Fiona Faulkner investigates the complex world of E numbers and additives - with a few surprising home-truths for parents.
Which of the following would you rather see in your child’s lunchbox?
A wholemeal ham sandwich – the one here looks nice.
A low fat fruit yoghurt such as this one?
Or a packet of crisps - how about one of these?
In researching this article I hadn’t intended to kick-off with a trick question. But I do want to make a point. Because actually I think I’d be as happy with the crisps as I would the other two. The Hula Hoops yes, have additives (including E508, potassium chloride) but these days I’ve been asking a lot of questions about E numbers - and even recognising that I’ve adopted a sort of middle class tier-system for myself. So before we throw out the baby with the Ribena shouldn’t we all understand a little more about E’s?
Organic E numbers
Did you know for example that some E numbers are naturally occurring, or organic? Back to the Ribena and if you look at its ingredients you’ll see that it contains something called Anthocyanins (E163). This is a completely natural colouring, extracted from grape skins. E412 meanwhile – guar gum, quite often found in your child’s ice cream - is a plant extract. The point is a lot of us haven’t stopped to find out the facts. Many of us believe that E numbers are all a bunch of toxic chemicals - when in fact the ‘E’ simply refers to a classification system, albeit a foreboding sounding one.
Toddler Tantrums on E’s
Having said that, there are certainly some E’s that are probably best left to experimental rock stars. In particular the Southampton Six – a motley crew of colourants. Likewise this site claims to have a super list of what to avoid if you don’t want your toddler to have a “temper tantrum” (Note that I’d also add to that list: don’t turn off what they’re glued to on Cbeebies).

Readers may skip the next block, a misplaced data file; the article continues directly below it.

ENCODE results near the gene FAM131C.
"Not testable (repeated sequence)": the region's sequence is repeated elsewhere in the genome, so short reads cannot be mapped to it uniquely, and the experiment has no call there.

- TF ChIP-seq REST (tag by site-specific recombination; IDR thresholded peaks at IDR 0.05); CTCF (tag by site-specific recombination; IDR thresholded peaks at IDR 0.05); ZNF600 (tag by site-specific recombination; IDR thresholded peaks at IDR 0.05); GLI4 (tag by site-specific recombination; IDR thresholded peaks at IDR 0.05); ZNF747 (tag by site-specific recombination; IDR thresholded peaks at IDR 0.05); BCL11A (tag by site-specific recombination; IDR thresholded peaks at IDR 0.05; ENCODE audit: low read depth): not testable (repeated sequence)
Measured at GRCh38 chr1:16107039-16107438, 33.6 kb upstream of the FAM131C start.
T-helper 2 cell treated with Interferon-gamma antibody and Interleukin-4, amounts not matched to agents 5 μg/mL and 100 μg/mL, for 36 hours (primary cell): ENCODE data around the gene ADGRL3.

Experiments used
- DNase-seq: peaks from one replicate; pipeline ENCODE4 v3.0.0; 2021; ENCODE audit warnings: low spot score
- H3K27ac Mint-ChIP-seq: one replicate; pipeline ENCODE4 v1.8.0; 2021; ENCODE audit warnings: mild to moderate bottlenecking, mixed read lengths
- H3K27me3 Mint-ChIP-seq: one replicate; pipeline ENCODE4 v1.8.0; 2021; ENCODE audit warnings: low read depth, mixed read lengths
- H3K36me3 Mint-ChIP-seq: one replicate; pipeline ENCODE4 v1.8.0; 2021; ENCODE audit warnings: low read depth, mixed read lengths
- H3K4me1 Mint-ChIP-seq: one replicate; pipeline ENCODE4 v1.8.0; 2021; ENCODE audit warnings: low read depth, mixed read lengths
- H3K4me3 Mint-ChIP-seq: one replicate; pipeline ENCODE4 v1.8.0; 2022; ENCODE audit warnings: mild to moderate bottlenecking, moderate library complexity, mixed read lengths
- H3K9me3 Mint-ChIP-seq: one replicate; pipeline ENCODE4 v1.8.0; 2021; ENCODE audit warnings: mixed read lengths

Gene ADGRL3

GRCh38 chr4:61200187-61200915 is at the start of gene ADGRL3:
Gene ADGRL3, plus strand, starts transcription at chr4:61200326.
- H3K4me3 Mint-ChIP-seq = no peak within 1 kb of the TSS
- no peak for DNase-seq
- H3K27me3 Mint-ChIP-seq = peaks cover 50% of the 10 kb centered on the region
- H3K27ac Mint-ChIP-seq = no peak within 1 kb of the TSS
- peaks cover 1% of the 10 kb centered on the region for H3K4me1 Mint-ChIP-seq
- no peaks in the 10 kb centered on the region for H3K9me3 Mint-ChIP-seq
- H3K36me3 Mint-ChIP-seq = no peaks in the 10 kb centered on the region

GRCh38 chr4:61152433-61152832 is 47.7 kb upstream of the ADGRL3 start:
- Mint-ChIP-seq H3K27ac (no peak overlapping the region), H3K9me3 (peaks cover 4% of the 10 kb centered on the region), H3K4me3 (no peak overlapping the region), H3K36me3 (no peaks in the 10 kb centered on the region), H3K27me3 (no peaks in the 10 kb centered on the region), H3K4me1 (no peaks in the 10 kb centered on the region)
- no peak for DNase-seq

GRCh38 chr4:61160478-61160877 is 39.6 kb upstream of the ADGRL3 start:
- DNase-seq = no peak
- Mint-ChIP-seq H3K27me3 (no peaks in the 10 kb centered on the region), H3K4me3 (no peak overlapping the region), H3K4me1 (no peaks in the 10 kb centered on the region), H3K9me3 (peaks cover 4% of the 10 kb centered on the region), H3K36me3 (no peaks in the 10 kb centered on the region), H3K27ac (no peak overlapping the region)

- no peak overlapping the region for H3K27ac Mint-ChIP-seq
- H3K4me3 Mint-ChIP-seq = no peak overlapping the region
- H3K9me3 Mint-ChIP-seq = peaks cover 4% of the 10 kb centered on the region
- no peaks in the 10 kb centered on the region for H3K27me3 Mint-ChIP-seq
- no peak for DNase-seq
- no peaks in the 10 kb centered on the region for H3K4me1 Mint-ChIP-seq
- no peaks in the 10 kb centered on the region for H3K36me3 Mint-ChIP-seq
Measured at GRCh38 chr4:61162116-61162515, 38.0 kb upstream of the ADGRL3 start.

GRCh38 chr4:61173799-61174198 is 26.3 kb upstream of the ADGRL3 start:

The fact is, I’d rather not include E’s as part of my family’s diet, because for the most part I can’t see their nutritional benefit. But neither do I have a huge issue with a moderate intake of something that’s not only been scientifically tested but that also protects my food from going off or tasting terrible. And who am I to deny my kids the same kind of fun I had as a ten year old.
Nitrates however are a trickier one – in my opinion at least. They’re added to processed meats, such as ham, to protect against botulism, which could kill you. On the other hand, so could bowel cancer – and some cancer charities are very shouty about this, along with its links to processed meat.
As for the low fat / reduced sugar yoghurts and squash, popular with many parents, next time you pick one of these up, take a look at the label. Chances are there might be some artificial sweeteners in there to compensate.
I don’t like artificial sweeteners. I admit that I’ve been slightly brow-beaten by various online evangelists - with admittedly little more than anecdotal evidence to suggest that artificial sweeteners promote a variety of ailments. Likewise it’s never particularly encouraging to read headlines such as this. Or to think that entire books have been written – by men in white coats! – to warn us off the things.
Kids should eat chocolate, not raisins
Interestingly In May 2011, the European Food Safety Authority was asked by the European Commission to bring forward a new investigation into the safety of aspartame, one of the most controversial sweeteners. The results are expected to by the end of September. So while the ‘healthy eating for kids’ mantra is everywhere, it’s clearly more complicated than we’d like to think.
Scientists in Switzerland for example are discovering that cartons of breakfast cereal are leaking deadly chemicals, while dental experts in London are advising that rather than giving kids fruit juice and a box of raisins, “it would be better for their teeth if they were given a glass of water and a handful of chocolate buttons instead.”
If it sounds like I’m asking more questions than I’m answering, I apologise. There’s a lot of information out there and I’m just skimming the surface (as an example, type the words ‘E numbers’ and ‘children’ into Google – then write off the next three days of your life).
So perhaps in conclusion all I can do is re-visit one of my most overused phrases: everything in moderation, including moderation. After all, excess of anything – including salt, sugar, and even water – can kill you. On that note, I’m off to pour myself a heady cocktail of fermented grape juice and E220. Sure it’s an E number but it’s also essential for my glass of sauv blanc not to taste like cat wee.
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